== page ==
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Why, Robot 

Slick visuals can't fix rusty narrative

There's probably only one way to fully enjoy Robots, and that's by watching it at home on DVD, with the mute function engaged and the fast forward button at the ready.

If ever a movie warranted the Second Coming of silent cinema, it's this animated effort from the same studio (20th Century Fox) and director (Chris Wedge) that brought us the middling Ice Age. Visually, the film is yet another triumph for computer programmers, as their blood, sweat and mouse pads have enabled them to create a wondrous landscape that's a joy to behold. But whenever any of the metallic characters that populate this world open their mouths, it's like listening to rusty bolts across a chalkboard. That's because these 'bots are apparently programmed to deliver only two types of dialogue: lame wisecracks that reveal an obsession with bodily functions (who knew that robots could break wind?) and flat speeches that have already been endlessly recycled from far superior kid flicks.

It's not often that I care to watch a mediocre movie more than once, but it would probably be a kick to check this one out on home video, just to be able to skip through the dull passages (roughly half the film) and pause on the moments during which, Sergio Aragones-style, interesting things seem to be occurring in the margins. Some of these visual asides are truly clever, but when a film's primary source of pleasure comes from sights half-hidden in the background, there's something terribly amiss.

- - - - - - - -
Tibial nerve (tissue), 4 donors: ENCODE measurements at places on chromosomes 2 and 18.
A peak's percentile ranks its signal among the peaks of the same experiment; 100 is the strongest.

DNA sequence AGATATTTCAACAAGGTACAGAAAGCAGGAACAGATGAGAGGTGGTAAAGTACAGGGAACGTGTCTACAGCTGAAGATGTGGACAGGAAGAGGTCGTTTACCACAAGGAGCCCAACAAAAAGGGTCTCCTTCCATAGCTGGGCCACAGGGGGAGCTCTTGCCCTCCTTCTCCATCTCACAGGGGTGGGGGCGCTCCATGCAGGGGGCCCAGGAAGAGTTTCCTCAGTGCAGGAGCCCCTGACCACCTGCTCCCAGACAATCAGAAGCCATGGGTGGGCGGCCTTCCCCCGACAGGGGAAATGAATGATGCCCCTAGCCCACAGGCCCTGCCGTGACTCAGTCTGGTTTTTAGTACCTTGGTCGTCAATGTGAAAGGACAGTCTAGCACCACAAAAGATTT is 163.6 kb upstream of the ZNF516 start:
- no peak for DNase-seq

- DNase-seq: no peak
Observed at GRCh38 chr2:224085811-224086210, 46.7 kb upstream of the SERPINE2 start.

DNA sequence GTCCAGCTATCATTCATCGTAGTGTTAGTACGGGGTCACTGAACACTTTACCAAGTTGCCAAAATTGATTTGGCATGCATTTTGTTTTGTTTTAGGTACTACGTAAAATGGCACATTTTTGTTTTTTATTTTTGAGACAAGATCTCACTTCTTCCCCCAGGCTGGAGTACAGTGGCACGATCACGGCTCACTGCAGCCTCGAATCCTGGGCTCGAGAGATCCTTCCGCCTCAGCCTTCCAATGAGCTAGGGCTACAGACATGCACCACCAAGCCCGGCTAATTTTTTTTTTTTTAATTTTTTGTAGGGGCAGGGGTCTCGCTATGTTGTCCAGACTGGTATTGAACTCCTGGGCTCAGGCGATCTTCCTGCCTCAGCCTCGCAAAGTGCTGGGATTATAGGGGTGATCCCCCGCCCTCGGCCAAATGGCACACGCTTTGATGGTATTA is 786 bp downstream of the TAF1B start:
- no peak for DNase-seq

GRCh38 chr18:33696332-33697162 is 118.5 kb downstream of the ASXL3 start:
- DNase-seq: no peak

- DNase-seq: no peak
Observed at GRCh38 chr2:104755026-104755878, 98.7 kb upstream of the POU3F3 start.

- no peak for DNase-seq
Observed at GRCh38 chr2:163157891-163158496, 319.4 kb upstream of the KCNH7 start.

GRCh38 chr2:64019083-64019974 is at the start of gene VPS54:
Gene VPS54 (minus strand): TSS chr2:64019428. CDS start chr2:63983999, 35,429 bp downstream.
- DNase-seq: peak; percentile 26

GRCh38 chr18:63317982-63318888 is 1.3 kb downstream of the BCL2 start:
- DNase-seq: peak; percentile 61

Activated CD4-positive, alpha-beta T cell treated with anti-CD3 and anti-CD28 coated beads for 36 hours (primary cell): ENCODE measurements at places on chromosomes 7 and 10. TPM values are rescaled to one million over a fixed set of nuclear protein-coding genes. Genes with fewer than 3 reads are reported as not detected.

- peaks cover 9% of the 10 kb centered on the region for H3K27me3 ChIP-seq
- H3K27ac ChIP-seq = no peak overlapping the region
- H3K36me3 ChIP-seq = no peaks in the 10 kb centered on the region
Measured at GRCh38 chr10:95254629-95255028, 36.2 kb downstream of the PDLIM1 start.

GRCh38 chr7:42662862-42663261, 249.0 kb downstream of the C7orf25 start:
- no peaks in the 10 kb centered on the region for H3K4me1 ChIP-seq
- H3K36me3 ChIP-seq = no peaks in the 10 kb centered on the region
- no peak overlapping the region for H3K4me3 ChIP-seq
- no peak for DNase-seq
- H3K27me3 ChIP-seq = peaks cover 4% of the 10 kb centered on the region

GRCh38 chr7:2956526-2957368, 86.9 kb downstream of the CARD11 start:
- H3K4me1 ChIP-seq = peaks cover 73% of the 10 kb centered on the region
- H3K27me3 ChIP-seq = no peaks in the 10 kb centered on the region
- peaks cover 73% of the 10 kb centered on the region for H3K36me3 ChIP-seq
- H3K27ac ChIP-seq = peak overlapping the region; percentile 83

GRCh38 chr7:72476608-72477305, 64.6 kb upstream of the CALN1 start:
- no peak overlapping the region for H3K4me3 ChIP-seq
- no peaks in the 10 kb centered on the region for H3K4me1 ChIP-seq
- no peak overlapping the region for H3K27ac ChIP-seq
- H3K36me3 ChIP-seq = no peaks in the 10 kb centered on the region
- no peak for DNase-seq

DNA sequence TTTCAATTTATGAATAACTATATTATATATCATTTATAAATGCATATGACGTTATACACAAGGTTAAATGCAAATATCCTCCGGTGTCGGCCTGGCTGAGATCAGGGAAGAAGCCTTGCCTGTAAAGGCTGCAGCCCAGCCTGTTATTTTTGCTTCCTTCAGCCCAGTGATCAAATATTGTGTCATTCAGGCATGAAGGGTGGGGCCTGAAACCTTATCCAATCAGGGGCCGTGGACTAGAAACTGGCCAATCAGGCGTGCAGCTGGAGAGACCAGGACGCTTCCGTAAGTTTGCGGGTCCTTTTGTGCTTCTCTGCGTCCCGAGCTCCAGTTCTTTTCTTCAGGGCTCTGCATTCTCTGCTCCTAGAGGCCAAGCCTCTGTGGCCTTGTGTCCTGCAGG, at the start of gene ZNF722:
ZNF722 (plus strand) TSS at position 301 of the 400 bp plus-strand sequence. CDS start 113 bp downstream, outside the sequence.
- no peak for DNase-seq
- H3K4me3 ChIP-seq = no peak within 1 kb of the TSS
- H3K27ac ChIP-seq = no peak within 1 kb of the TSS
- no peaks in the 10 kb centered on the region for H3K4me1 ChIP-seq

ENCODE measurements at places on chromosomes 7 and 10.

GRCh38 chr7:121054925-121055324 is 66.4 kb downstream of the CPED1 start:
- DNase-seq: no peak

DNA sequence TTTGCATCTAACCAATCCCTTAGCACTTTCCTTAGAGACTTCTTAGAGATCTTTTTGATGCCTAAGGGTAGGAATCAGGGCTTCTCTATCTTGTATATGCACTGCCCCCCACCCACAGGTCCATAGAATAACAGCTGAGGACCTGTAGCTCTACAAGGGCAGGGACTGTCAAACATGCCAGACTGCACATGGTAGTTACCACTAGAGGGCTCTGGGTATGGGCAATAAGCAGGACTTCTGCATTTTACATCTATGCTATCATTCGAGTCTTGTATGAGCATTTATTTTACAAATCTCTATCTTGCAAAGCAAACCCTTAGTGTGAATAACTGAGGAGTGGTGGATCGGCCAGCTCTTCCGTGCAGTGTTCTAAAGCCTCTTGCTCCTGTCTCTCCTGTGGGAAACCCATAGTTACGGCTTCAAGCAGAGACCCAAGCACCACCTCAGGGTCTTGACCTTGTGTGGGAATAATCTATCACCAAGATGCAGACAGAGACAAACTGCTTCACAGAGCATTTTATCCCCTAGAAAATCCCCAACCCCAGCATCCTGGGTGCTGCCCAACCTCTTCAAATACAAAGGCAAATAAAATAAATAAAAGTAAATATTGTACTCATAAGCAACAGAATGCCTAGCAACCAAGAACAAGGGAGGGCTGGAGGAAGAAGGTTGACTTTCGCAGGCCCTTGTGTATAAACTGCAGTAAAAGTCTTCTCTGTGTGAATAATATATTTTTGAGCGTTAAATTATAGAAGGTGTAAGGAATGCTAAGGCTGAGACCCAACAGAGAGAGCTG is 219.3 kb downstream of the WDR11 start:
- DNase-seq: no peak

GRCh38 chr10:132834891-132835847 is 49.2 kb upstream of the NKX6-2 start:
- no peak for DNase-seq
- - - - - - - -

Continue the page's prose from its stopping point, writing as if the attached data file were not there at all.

Robots' rote storyline centers on young Rodney Copperbottom (Ewan McGregor), who journeys from his tiny hometown to the sprawling metropolis of Robot City to fulfill his dream of becoming an important inventor. Yet his arrival in the big burg coincides with the power play of the ruthless company executive Ratchet (Greg Kinnear), who plots to destroy all the destitute robots by catering only to the rich ones. Yet before he can even begin to discuss his plan to also privatize Social Security, he's forced to deal with the idealistic Rodney, who has rallied his friends in an effort to squash Ratchet's scheme.

Pixar and (in most cases) Disney understand the importance of matching the right vocal talent to the right role, but the makers of Robots were simply happy to land an all-star cast and left it at that. There's no defining personality to most of these characterizations: Rodney could just as easily have been voiced by, say, Tobey Maguire or Joaquin Phoenix, and Ratchet by Jason Patric or Guy Pearce. For the most part, these are generic voices filling out generic roles.

Two of the few exceptions — one for better, one for worse — are Mel Brooks and Robin Williams, respectively cast as kindly inventor Bigweld and manic misfit Fender. Brooks, so cheerful a personality that even a documentary on the Depression would seem like a laugh riot were he tapped to narrate it, provides a spirited reading for his role, and his genuine warmth and obvious enthusiasm are a real boon. Williams, on the other hand, has taken a lamentable break from working up a strong resume as an actor of range by resorting to the same tired shtick that has become emblematic of his career. Whether his character's dressing in drag or making armpit noises or warbling a Gene Kelly takeoff called (groan) "Singin' In the Oil," Williams comes across as little more than a trained seal, balancing the ball on his nose when commanded but investing little beyond the programmed moves. Sad to say, he's become as mechanical as the robot he portrays.

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